Best, Pete
Foster, G. M. (1960). Culture and conquest: America's Spanish heritage. New York: Werner-Gren Foundation for Anthropological Research, Inc.
McElreath, R., Boyd, R., & Richerson, P. (2003). Shared norms can lead to the evolution of ethnic markers. Current Anthropology, 44(1), 123-129.
Haslam, S. A. (2001). Psychology in Organizations: The Social Identity Approach. London: Sage Publications.
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I am interested in any book or paper about the Lombards, especially about their art. 
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Dear Josef,
there was an exhebition "Die Langobarden. Das Ende der Völkerwanderung" at Landesmuseum Bonn in 2008, with a catalogue of 416 pages:
Landschaftsverband Rheinland; Rheinisches LandesMuseum Bonn (eds.), Die Langobarden. Das Ende der Völkerwanderung. Katalog zur Ausstellung im Rheinischen LandesMuseum Bonn 22. 8. 2008 – 11. 1. 2009. Darmstadt: Primus Verlag 2008. ISBN: 978-3-89678-385-1
The table of contents of this catalogue is online at Deutsche Nationalbibliothek:
A review of this volume is here:
There was also a conference volume of 691 pages:
Jan Bemmann / Michael Schmauder (eds.), Kulturwandel in Mitteleuropa.
Langobarden – Awaren – Slawen. Akten der Internationalen Tagung in Bonn vom 25. bis 28. Februar 2008. Kolloquien zur Vor- und Frühgeschichte 11 (Bonn 2008).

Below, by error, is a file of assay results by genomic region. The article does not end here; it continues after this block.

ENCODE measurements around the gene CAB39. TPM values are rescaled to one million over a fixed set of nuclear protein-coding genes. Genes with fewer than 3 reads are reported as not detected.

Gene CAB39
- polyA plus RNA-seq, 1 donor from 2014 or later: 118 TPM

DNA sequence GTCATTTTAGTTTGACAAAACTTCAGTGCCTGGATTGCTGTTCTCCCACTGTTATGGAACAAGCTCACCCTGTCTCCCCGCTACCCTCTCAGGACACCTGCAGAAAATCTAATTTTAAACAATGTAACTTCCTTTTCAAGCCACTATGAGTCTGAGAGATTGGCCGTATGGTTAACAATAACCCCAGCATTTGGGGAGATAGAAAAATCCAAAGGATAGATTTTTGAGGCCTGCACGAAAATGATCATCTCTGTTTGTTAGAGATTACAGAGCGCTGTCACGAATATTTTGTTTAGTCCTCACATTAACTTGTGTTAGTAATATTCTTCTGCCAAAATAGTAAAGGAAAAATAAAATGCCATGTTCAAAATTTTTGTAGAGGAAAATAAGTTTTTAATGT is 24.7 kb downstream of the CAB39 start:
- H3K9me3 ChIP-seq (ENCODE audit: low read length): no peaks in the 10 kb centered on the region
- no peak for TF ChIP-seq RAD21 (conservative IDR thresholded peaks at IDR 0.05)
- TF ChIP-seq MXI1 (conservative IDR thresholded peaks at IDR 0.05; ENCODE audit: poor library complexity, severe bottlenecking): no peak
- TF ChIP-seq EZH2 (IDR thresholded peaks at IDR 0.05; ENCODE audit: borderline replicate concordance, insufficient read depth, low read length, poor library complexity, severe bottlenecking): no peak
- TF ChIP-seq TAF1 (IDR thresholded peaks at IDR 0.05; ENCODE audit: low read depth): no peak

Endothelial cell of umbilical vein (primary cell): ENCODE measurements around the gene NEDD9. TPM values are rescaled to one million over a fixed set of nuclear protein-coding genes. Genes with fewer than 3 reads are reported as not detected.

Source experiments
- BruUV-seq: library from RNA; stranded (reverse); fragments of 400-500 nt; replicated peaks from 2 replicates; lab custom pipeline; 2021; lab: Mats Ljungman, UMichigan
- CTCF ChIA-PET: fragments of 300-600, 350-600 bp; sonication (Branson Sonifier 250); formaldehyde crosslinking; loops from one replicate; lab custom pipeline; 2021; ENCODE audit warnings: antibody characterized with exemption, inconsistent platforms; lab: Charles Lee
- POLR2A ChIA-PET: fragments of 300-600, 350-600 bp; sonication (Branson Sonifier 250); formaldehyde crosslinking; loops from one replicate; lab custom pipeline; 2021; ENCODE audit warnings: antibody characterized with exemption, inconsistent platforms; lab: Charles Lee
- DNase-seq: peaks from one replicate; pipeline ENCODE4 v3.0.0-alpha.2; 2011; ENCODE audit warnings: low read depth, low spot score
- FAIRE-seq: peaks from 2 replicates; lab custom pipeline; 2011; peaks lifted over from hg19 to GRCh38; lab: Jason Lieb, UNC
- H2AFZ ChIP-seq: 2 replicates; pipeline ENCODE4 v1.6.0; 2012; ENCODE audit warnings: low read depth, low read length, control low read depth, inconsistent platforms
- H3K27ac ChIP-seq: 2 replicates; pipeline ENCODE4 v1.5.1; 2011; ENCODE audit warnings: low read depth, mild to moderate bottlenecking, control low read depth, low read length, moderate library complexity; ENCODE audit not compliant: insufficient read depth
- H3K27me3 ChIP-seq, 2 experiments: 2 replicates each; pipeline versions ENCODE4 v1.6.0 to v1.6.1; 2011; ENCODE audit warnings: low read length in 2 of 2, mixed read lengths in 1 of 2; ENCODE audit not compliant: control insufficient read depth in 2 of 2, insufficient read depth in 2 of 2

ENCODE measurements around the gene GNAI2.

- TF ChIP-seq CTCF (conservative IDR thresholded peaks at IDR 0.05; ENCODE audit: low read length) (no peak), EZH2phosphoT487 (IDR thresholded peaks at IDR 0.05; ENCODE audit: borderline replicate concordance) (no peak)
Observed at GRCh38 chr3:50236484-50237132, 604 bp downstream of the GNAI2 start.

Best regards,
Stefan
PS: Some articles which are online:
Kurt W. Alt / Corina Knipper / Daniel Peters / Wolfgang Müller / Anne-France Maurer / Isabelle Kollig / Nicole Nicklisch / Christiane Müller / Sarah Karimnia / Guido Brand / Christina Roth / Martin Rosner / Balász Mende / Bernd R. Schöne / Tivadar Vida / Uta von Freeden, Lombards on the Move – An Integrative Study of the Migration Period Cemetery at Szólád, Hungary. PLoS ONE 9(11): e110793. doi:10.1371/journal.pone.0110793
Peter Stadler / Herwig Friesinger / Walter Kutschera / Alfred Priller / Peter Steier / Eva Maria Wild, Ein Beitrag zur absoluten Chronologie der Langobarden auf Grund von 14C-Datierungen und ein Versuch zur Datierung der Beraubung langobardischer Gräber. Archaeologia Austriaca 87, 2003 (2005), 265-278.
Jaroslav Tejral, Abriss der Entwicklung in Mähren während der Völkerwanderungszeit. Alt Thüringen 14, 1977, 244-256.
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I think it is possible that military ranks as officer were given to persons as a sign of honor...
However, I found that in a fictional narrative and I would like to know, if there is historical evidence for that or not...
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How would you translate the German term Verbürgerlichung? I am interested in a comparative study of European thinking of /about townspeople or city-dwellers, from the perspective of the history of political thought. I am familiar with the research around Jürgen Kocka, but I wonder if there are updates to it, and whether there are English language researches in the topic.
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Dear Feri,
embourgeoisement is the (forced?) translation of  the German Verbürgerlichung butthat you of course know,  and the English word does contain bourgeoise -- you are right; the problem only repeats itself.